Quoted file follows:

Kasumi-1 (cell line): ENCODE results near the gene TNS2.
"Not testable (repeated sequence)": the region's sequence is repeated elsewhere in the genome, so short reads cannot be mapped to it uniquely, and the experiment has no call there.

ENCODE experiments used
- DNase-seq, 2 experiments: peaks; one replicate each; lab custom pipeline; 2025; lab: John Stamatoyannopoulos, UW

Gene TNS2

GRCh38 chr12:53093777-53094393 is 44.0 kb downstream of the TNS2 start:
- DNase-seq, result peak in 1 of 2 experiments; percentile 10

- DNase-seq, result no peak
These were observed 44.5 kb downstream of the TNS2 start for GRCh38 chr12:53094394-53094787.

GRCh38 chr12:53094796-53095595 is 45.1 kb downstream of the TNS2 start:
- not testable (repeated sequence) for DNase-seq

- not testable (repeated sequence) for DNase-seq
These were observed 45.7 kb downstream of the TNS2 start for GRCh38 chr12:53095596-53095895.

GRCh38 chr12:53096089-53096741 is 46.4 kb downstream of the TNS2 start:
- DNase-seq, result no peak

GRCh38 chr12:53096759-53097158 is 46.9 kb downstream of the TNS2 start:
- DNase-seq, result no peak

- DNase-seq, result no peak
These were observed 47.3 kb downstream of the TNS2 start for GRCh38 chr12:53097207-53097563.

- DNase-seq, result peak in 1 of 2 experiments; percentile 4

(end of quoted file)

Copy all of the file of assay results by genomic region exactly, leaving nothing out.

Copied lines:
Kasumi-1 (cell line): ENCODE results near the gene TNS2.
"Not testable (repeated sequence)": the region's sequence is repeated elsewhere in the genome, so short reads cannot be mapped to it uniquely, and the experiment has no call there.

ENCODE experiments used
- DNase-seq, 2 experiments: peaks; one replicate each; lab custom pipeline; 2025; lab: John Stamatoyannopoulos, UW

Gene TNS2

GRCh38 chr12:53093777-53094393 is 44.0 kb downstream of the TNS2 start:
- DNase-seq, result peak in 1 of 2 experiments; percentile 10

- DNase-seq, result no peak
These were observed 44.5 kb downstream of the TNS2 start for GRCh38 chr12:53094394-53094787.

GRCh38 chr12:53094796-53095595 is 45.1 kb downstream of the TNS2 start:
- not testable (repeated sequence) for DNase-seq

- not testable (repeated sequence) for DNase-seq
These were observed 45.7 kb downstream of the TNS2 start for GRCh38 chr12:53095596-53095895.

GRCh38 chr12:53096089-53096741 is 46.4 kb downstream of the TNS2 start:
- DNase-seq, result no peak

GRCh38 chr12:53096759-53097158 is 46.9 kb downstream of the TNS2 start:
- DNase-seq, result no peak

- DNase-seq, result no peak
These were observed 47.3 kb downstream of the TNS2 start for GRCh38 chr12:53097207-53097563.

- DNase-seq, result peak in 1 of 2 experiments; percentile 4